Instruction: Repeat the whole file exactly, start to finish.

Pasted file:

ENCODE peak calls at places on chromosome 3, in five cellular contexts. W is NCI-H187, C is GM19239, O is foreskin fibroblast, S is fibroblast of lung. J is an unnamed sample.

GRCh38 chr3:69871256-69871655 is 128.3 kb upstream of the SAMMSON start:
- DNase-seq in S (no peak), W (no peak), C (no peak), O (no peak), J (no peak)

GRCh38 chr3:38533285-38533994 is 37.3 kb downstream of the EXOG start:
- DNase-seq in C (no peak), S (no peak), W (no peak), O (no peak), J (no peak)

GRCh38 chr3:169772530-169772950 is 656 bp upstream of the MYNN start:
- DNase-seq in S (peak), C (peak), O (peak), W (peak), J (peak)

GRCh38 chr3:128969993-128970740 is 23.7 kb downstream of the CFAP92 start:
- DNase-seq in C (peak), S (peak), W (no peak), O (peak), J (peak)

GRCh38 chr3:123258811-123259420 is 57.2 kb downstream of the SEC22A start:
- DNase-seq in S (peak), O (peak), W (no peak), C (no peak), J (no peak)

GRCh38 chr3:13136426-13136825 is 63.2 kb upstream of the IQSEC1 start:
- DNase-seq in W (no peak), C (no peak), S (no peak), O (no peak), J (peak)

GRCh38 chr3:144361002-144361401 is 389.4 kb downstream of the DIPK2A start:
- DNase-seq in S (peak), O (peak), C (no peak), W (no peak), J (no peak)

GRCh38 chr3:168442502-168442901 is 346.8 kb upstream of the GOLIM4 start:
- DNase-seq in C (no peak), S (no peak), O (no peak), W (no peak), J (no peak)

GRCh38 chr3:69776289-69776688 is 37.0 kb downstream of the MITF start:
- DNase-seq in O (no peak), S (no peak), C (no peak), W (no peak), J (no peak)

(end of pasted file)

ENCODE peak calls at places on chromosome 3, in five cellular contexts. W is NCI-H187, C is GM19239, O is foreskin fibroblast, S is fibroblast of lung. J is an unnamed sample.

GRCh38 chr3:69871256-69871655 is 128.3 kb upstream of the SAMMSON start:
- DNase-seq in S (no peak), W (no peak), C (no peak), O (no peak), J (no peak)

GRCh38 chr3:38533285-38533994 is 37.3 kb downstream of the EXOG start:
- DNase-seq in C (no peak), S (no peak), W (no peak), O (no peak), J (no peak)

GRCh38 chr3:169772530-169772950 is 656 bp upstream of the MYNN start:
- DNase-seq in S (peak), C (peak), O (peak), W (peak), J (peak)

GRCh38 chr3:128969993-128970740 is 23.7 kb downstream of the CFAP92 start:
- DNase-seq in C (peak), S (peak), W (no peak), O (peak), J (peak)

GRCh38 chr3:123258811-123259420 is 57.2 kb downstream of the SEC22A start:
- DNase-seq in S (peak), O (peak), W (no peak), C (no peak), J (no peak)

GRCh38 chr3:13136426-13136825 is 63.2 kb upstream of the IQSEC1 start:
- DNase-seq in W (no peak), C (no peak), S (no peak), O (no peak), J (peak)

GRCh38 chr3:144361002-144361401 is 389.4 kb downstream of the DIPK2A start:
- DNase-seq in S (peak), O (peak), C (no peak), W (no peak), J (no peak)

GRCh38 chr3:168442502-168442901 is 346.8 kb upstream of the GOLIM4 start:
- DNase-seq in C (no peak), S (no peak), O (no peak), W (no peak), J (no peak)

GRCh38 chr3:69776289-69776688 is 37.0 kb downstream of the MITF start:
- DNase-seq in O (no peak), S (no peak), C (no peak), W (no peak), J (no peak)